Tribes and reservations classes from FMC V. Shoshone

Wednesday January 20th 2021

Building Relationships with Tribes and Operating in Reservation Areas: Lessons from FMC v. Shoshone

On January 11, 2021, the United States Supreme Court rejected a petition to review the Ninth Circle's decision in the FMC Corporation v Shoshone-Bannock Tribes case. In that case, the Ninth Circle upheld a Tribal Court ruling requiring FMC Corporation (FMC), a non-Indian company, to pay a tribe-estimated annual license fee of $ 1.5 million for the storage of hazardous waste from the FMC's operations. Phosphorus plant to be paid on the Shoshone -Bannock Tribes (Tribes) Fort Hall Reservation (Reservation). Given that companies are increasingly working with Native American tribes in long-term relationships to develop and operate wind, solar, agricultural, retail and other projects in tribal areas, the Ninth Circle's decision provides a unique and timely opportunity to to see how tribal dishes can work play in the context of non-Indian companies doing business on reservation spaces.

These business efforts can provide significant economic benefits, including federal incentives such as federal finance subsidies and tax credits for the Opportunity Zone, as well as exemptions from state and local sales and property taxes. Investors also look to environmental, social, and corporate governance principles to guide investment decisions and to do business with tribes that promote responsible growth and development for economically disadvantaged tribal communities that adhere to these principles.

These projects also require leases, permits, and other arrangements with tribes, tribal units, and / or tribal members, and may expose non-Indian businesses to tribal laws and courts. The Ninth Circle decision in FMC is an important reminder that, at the start of and during such a relationship, businesses should have a thorough understanding of the legal implications of doing business with tribes and in reserve areas, particularly when that relationship involves land development and land development effects on natural Resources on the reservation of a tribe. It is also important to have agreements that cover tribal jurisdiction and an understanding of the scope of that jurisdiction.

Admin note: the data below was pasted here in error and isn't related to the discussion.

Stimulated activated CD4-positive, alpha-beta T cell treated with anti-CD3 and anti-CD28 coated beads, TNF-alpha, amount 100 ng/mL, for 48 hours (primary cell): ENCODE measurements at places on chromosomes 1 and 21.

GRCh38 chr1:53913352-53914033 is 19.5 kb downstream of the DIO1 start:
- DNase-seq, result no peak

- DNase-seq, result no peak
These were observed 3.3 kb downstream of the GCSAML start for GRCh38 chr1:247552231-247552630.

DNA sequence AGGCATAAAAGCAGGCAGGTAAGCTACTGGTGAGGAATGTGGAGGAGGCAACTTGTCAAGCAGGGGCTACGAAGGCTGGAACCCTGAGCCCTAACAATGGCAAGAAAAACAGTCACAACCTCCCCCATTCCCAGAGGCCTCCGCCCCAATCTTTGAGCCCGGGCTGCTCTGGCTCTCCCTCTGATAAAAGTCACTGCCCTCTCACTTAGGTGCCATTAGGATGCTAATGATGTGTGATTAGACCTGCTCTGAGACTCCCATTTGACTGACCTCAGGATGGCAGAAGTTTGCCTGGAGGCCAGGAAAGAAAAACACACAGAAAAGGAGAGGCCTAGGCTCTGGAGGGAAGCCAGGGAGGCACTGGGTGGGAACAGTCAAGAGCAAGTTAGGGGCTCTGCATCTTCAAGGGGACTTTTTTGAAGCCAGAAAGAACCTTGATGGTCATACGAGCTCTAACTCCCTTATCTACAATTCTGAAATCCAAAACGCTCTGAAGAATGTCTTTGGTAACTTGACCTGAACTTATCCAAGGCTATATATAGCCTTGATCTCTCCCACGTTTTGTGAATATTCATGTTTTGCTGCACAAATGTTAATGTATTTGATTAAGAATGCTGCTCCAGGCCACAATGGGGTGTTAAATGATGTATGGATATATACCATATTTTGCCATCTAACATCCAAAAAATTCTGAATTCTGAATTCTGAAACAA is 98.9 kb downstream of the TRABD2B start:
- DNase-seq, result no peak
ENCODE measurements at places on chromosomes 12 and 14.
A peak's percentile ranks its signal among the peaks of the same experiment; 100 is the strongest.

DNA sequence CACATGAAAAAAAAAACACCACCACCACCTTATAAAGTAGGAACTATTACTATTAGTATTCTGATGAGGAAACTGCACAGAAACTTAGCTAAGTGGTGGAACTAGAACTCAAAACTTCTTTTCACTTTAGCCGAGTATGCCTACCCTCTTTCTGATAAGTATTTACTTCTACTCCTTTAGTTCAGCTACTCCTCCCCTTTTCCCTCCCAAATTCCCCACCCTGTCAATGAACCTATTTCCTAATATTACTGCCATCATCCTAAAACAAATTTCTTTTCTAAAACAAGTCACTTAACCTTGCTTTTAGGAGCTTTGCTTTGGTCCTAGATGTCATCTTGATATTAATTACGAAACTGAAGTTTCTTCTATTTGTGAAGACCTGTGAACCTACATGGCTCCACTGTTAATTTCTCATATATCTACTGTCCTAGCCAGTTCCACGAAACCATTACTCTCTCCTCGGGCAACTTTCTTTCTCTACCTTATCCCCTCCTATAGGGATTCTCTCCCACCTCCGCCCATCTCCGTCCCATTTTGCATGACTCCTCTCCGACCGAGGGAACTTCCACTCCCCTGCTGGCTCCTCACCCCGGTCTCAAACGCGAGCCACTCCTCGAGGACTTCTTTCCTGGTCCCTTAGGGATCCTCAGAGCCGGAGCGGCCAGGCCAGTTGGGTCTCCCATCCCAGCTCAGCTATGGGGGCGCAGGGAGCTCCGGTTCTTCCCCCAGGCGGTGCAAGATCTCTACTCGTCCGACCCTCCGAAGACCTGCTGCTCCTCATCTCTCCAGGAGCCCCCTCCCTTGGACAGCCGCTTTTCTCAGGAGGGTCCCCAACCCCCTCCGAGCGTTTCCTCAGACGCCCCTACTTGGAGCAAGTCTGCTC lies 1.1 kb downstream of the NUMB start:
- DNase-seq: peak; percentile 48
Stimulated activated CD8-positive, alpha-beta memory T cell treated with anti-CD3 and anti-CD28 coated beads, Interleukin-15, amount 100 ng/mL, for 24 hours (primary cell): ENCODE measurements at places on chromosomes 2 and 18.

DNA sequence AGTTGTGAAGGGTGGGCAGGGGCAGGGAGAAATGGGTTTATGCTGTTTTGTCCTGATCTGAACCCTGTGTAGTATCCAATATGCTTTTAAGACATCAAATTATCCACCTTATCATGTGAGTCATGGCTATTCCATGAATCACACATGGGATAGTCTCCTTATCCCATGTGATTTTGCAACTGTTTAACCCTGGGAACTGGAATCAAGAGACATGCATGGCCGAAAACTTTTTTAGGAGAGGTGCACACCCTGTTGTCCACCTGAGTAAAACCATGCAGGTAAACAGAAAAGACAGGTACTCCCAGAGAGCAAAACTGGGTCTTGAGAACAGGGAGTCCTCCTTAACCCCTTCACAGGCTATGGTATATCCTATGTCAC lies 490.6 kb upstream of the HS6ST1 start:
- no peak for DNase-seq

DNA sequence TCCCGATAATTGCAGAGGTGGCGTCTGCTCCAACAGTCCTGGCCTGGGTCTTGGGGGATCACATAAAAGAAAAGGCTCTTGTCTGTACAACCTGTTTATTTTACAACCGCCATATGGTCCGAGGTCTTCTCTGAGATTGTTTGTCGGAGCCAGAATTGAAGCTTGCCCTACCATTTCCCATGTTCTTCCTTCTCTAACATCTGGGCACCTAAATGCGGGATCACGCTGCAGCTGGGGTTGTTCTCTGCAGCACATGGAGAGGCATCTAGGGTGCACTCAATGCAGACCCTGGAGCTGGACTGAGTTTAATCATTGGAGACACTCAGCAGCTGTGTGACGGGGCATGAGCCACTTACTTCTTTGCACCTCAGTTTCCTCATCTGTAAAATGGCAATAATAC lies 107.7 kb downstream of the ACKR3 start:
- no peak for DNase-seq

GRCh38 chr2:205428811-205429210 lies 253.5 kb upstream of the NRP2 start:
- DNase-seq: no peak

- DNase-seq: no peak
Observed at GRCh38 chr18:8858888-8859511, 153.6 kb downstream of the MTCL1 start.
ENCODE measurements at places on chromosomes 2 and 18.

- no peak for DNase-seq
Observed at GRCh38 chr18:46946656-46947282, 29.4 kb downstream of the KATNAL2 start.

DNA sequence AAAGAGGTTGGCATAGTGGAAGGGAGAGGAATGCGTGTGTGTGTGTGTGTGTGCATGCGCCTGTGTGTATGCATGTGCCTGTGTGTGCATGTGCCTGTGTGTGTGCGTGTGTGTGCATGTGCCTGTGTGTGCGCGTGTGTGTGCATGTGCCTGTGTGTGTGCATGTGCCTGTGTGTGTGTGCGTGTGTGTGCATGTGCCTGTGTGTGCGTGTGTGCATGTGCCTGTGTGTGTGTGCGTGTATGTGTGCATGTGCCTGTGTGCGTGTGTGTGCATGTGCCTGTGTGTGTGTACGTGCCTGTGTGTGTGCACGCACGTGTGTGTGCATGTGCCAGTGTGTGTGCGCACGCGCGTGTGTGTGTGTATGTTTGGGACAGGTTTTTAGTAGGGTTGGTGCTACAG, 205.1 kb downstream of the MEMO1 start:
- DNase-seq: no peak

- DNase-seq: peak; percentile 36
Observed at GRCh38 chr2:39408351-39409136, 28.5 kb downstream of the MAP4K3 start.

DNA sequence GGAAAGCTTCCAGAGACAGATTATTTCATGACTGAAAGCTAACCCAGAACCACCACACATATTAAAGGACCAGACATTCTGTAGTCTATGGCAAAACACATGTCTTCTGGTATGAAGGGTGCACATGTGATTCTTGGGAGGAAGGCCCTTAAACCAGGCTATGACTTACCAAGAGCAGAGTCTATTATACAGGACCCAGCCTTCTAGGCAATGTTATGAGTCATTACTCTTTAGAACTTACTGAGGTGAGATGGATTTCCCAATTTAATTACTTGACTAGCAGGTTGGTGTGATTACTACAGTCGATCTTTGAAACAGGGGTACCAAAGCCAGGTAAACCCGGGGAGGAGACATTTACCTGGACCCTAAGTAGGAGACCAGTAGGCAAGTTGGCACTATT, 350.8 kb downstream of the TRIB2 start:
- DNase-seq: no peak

FMC's history with the tribes and activities on reservation

The tribes are a government-recognized Indian entity with sovereign authority over the reservation.1 The reservation is made up of both tribal and non-tribal areas.2 For over 70 years, FMC has had significant operations on the reservation and "has had a profound relationship with the tribes" Including "mining leases, phosphate shale supply contracts, log tax recognition agreements, license fees, and employment and permit agreements." 3 In a previous case, the Ninth Circle described "FMC's presence in the reserve (as) significant, both physical and physical on the money, ”believing that the tribes had authority to require FMC to comply with tribal labor laws

The case at hand concerned FMC's operation of an elementary phosphorus plant in the reserve from 1949 to 2001.5 The plant was located almost entirely in non-Indian toll areas.6 FMC's operations produced approximately 22 million tons of hazardous waste, which is contained in waste storage ponds in the reserve. 7 Other hazardous substances from the operation of FMC remain in the reserve in loose soil and groundwater or are buried in the reserve in around 20 to 30 rail tank cars. 8